Optic nerves are assembled by RGC axonal fibers and glial cells, such as oligodendricytes, astrocytes, and microglia [18]. To examine whether optic nerves are altered in vps35+/m mice, we first examined Vps35’s expression in optic nerve homogenates from various aged vps35+/+ and +/m mice. Vps35 protein levels were high in neonatal age (P15 and P30), but reduced in aged vps35+/+ mice (Figure 6A), in contrast from that in mouse retinas (Figure 1C). In agreement with the data from aged retinas, Vps35 protein levels were only decreased to ~50% in young age (P15 to P90), but not aged (e.g., P180), optic nerves (Figure 6A). Interestingly, increased GFAP (a marker for astrocytes) and MBP (myelin binding protein which marks oligodendricytes) levels were increased in neonatal, but decreased in aged (e.g., P90 and P180), vps35+/m optic nerves (Figure 6A). We thus further examined optic nerve phenotype in P30 vps35+/+ and +/m mice by immunostaining analysis using antibodies against Tuj1 (to label RGC axons), GFAP (to mark astrocytes), MBP (to view oligodendricytes), and IBA-1 (to stain microglia). RGC axons didn’t show obvious difference between P30 vps35+/+ and +/m optic nerves, based on immunostaining and Western blot analyses using anti-Tuj1 antibodies (data not shown). Oligodendricytes labeled by anti-MBP antibody were absent in the retina and optic nerve head, but present posterior to the lamina cribrosa-like region in both vps35+/+ and +/m optic nerves (Figure 6C). In contrast, astrocytes marked by GFAP were present in the retina and optic nerve head (Figure 6C). In agreement with data from Western blot analysis, Glial cells labeled by GFAP, MBP, and IBA-1 antibodies were all slightly increased in P30 vps35+/m optic nerves (Figures 6C-D). These results thus suggest an age-dependent alteration of gliosis in vps35+/m mutant optic nerves.

Figure 6
figure 6

Impairment of optic nerve injury-induced gliosis in vps35+/mmice. (A) Western blot analysis of homogenates from vps35+/+ and +/m optic nerves at indicated ages using indicated antibodies. (B) Illustration of mouse optic nerve injury. P30 vps35+/+ and +/m optic nerves were crushed as indicated. 3-days after injury, optic nerves were sectioned and subjected to immunostaining analysis. (C) Immunostaining analysis of optic nerves using indicated antibodies. Injury sites were marked with yellow arrows. Scale bar, 50 μm. (D) Quantification analysis of data from (C). Immunofluorescence intensity was normalized by the uninjured vps35+/+ controls. The values of mean +/- SEM (n = 3) were shown. *, P < 0.05, significance difference from the vps35+/+ control.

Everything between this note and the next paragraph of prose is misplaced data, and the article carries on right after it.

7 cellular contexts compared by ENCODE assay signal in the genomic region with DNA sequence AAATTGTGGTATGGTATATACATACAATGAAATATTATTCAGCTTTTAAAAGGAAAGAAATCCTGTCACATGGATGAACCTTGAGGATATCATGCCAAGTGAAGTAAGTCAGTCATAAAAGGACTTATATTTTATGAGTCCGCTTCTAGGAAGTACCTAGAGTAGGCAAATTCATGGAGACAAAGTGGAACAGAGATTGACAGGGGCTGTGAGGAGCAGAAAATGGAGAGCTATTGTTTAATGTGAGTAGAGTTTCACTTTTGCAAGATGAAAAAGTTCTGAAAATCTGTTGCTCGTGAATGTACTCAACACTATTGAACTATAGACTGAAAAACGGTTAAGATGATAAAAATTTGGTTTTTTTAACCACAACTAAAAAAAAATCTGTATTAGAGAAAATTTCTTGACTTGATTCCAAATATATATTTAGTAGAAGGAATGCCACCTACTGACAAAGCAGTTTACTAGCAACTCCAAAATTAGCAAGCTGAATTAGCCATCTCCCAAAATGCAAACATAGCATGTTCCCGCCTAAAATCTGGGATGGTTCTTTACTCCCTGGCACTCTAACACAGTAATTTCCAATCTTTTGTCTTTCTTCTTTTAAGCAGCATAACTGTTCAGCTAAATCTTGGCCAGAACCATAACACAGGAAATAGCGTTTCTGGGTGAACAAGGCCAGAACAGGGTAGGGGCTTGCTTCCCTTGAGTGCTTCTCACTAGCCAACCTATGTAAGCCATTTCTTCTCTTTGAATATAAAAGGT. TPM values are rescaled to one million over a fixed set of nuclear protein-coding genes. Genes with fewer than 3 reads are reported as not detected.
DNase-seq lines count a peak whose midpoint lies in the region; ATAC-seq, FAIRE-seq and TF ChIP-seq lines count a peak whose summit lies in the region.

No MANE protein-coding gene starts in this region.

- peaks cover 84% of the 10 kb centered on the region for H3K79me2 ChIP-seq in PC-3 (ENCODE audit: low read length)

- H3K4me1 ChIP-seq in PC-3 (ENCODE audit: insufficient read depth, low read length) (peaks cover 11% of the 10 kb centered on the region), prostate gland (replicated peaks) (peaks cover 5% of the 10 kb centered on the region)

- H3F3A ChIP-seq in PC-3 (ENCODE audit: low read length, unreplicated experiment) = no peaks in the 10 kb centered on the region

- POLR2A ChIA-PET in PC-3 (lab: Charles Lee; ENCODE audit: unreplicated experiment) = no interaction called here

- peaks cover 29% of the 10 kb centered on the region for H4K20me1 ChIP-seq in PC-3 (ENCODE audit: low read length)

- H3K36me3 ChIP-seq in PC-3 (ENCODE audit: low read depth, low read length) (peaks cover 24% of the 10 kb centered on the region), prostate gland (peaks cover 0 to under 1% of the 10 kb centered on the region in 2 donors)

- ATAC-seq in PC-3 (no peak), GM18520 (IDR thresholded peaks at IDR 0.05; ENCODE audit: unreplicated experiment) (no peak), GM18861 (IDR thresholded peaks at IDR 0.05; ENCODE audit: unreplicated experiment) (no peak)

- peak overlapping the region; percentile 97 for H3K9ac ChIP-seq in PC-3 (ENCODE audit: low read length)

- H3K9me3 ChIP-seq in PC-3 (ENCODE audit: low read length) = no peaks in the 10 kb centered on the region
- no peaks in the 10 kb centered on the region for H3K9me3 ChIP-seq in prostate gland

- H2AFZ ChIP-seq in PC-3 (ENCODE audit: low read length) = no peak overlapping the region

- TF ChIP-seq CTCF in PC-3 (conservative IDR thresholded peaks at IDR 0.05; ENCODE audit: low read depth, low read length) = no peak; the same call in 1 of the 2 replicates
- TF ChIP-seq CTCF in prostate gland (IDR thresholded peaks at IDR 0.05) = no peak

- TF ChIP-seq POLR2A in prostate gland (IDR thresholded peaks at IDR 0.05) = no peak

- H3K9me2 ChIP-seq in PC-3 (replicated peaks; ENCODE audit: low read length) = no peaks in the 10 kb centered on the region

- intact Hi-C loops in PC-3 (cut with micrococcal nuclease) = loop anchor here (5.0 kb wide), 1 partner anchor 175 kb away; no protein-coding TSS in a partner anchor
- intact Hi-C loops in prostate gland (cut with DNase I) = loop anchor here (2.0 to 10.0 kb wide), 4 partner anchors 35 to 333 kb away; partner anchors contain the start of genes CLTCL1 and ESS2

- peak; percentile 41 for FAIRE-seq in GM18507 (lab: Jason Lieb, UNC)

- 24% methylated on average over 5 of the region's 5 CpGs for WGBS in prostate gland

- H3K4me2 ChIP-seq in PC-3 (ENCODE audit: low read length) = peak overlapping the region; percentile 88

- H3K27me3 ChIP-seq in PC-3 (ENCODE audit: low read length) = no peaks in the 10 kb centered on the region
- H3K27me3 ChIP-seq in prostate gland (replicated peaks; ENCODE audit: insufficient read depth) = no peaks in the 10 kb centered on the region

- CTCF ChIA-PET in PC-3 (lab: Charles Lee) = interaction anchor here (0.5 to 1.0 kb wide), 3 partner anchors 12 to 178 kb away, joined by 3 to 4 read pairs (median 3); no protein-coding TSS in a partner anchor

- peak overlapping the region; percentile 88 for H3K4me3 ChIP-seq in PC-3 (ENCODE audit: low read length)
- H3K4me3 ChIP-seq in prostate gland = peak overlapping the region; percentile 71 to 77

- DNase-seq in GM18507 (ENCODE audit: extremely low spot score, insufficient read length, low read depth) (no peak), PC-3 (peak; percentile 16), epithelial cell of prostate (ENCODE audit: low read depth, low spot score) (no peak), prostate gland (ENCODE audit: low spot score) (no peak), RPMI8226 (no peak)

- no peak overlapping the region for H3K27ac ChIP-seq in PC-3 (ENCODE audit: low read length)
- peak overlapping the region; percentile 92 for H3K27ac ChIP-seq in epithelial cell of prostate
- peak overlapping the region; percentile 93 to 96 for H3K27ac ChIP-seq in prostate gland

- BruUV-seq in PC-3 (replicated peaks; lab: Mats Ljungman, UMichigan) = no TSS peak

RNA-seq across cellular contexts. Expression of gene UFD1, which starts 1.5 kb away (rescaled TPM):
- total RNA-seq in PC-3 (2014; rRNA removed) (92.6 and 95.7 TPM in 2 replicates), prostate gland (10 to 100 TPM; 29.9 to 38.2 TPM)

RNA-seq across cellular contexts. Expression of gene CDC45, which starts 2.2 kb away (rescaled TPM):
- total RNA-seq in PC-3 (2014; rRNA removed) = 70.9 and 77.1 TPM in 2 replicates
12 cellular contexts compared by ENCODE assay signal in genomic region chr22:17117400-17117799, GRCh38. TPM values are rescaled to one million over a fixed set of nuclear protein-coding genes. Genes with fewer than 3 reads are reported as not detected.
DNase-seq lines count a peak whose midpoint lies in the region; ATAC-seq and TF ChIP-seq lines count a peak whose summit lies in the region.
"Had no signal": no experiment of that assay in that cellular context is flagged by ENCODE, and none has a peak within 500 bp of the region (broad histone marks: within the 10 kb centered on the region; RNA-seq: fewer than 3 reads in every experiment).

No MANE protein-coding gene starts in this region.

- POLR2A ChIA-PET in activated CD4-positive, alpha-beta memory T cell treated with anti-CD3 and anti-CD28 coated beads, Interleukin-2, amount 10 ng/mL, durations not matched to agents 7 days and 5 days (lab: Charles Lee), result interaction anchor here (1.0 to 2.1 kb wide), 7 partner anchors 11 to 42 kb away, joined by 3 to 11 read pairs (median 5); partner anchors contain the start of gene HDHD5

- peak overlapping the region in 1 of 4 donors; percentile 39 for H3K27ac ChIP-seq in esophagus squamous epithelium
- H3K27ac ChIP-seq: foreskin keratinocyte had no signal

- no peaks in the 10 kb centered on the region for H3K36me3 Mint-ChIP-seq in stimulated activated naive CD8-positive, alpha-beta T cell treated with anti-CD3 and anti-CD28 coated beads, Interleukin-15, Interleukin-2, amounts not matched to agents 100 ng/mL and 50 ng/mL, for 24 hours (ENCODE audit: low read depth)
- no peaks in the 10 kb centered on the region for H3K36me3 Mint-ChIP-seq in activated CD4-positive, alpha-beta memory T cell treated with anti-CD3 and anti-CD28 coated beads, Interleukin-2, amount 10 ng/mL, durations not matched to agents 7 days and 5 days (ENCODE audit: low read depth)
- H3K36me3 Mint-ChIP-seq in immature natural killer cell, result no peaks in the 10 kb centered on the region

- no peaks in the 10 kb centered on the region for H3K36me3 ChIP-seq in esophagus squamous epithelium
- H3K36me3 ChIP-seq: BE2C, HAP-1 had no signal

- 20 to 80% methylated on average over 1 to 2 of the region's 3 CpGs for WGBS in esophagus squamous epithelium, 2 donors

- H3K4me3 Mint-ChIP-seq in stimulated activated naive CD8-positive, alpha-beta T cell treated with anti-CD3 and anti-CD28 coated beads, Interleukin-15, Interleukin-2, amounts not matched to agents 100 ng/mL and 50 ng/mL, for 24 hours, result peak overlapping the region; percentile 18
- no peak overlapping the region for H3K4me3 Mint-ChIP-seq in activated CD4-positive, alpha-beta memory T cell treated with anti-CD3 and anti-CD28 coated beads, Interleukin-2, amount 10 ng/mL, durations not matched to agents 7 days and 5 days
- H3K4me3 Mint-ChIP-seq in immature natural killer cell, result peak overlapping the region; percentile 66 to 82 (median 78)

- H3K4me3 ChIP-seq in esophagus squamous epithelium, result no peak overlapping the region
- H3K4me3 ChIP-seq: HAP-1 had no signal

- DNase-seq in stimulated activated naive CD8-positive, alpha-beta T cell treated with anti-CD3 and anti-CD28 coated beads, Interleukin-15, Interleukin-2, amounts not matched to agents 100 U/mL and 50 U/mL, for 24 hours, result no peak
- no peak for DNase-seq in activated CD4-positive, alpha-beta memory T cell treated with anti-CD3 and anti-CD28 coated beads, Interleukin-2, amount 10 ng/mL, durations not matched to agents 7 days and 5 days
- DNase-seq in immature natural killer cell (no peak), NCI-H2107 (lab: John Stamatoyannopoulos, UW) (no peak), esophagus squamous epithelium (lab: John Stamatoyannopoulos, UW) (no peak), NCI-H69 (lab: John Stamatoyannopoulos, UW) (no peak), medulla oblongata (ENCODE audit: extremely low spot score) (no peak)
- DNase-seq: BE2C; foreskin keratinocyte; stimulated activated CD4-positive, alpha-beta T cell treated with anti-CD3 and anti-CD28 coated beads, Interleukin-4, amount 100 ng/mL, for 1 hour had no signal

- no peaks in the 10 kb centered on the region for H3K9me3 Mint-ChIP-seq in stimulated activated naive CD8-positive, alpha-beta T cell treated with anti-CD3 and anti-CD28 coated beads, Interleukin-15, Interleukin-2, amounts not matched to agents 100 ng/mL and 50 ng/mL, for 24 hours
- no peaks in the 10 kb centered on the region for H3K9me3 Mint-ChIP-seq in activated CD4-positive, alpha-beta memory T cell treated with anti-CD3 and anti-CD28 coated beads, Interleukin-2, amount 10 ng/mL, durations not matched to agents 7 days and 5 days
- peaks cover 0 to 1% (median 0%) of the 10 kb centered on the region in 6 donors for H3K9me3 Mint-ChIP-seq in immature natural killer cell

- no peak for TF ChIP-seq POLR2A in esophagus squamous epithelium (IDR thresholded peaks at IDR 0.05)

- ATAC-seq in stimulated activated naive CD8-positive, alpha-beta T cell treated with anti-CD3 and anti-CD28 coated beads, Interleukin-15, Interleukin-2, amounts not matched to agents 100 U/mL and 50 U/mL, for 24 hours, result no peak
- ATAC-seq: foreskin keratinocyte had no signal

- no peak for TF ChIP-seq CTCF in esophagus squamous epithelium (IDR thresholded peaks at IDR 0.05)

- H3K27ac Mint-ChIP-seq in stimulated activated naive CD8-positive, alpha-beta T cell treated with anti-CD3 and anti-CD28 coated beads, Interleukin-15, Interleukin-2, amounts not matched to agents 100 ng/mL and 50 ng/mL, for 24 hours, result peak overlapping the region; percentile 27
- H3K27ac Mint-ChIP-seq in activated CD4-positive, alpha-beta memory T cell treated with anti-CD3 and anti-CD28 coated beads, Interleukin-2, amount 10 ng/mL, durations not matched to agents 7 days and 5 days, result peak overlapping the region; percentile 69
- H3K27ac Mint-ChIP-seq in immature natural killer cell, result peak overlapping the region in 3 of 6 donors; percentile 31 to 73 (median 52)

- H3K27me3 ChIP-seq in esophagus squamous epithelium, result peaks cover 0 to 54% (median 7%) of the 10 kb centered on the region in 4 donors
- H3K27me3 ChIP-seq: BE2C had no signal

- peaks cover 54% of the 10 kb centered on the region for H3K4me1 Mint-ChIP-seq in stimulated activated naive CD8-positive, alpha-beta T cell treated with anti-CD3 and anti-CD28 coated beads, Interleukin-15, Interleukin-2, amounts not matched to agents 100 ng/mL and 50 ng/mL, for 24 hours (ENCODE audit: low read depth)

We then asked if Vps35 deficiency affects optic nerve injury-induce gliosis, a critical process associated with optic nerve regeneration [19]. Optic nerves were crushed at the site close to the optic disc (Figure 6B). 3-days after injury, mice were sacrificed and optic nerves were examined by immunostaining analysis. Upon nerve injury, gliosis, viewed by anti-GFAP, MBP, and IBA1 antibodies, was increased in vps35+/+ optic nerves (Figures 6C-D). MBP-labeled oligodendritecytes appeared to be shifted to the site of optic disc (Figures 6C-D). In contrast, the nerve injury induced gliosis, marked by GFAP and IBA1 antibodies, was attenuated in vps35+/m mice (Figures 6C-D), suggesting an impairment of optic nerve injury-induced gliosis.

Discussion and conclusions

VPS35 is a key element of retromer that is a heteropentameric complex with a transmembrane protein sorting function from the endosome to the trans- Golgi network [13]. Dysfunction of VPS35/retromer is a risk factor for a number of neurodegenerative disorders, including PD and AD [59, 20]. Given VPS35’s crucial function in suppressing neuro-degeneration, we asked if it plays a role in retinal neuron survival. Here, we presented several lines of evidences for a critical role of VPS35 in mouse RGC survival. First, VPS35 is selectively expressed in developing mouse RGCs. Second, vps35+/m retina show degenerative-like RGCs, with disturbed RGC dendrites, reduced RGC axon fibers, and increased apoptosis. Third, vps35+/m optic nerves exhibit transient elevation of gliosis in neonatal age, but reduced in aged mice. Finally, optic nerve injury-induced gliosis is attenuated in vps35+/m mice.

Several characteristics of Vps35’s expression in mouse retina are noted. It is selectively expressed in mouse RGCs. This is based on in large the distribution of the LacZ reporter in the Vps35 gene. This view is also confirmed by immunostaining analysis using anti-VPS35 antibody. The LacZ reporter expression in RGCs is reduced during aging. However, no obvious reduction in Vps35 protein levels was detected by Western blot analysis of the retina homogenates. These results implicate that Vps35’s protein may be very stable, but its transcript could be reduced during aging. In addition, VPS35 is expressed in subset of RGCs, including ipRGCs. However, the function of VPS35 in ipRGCs remains to be further investigated.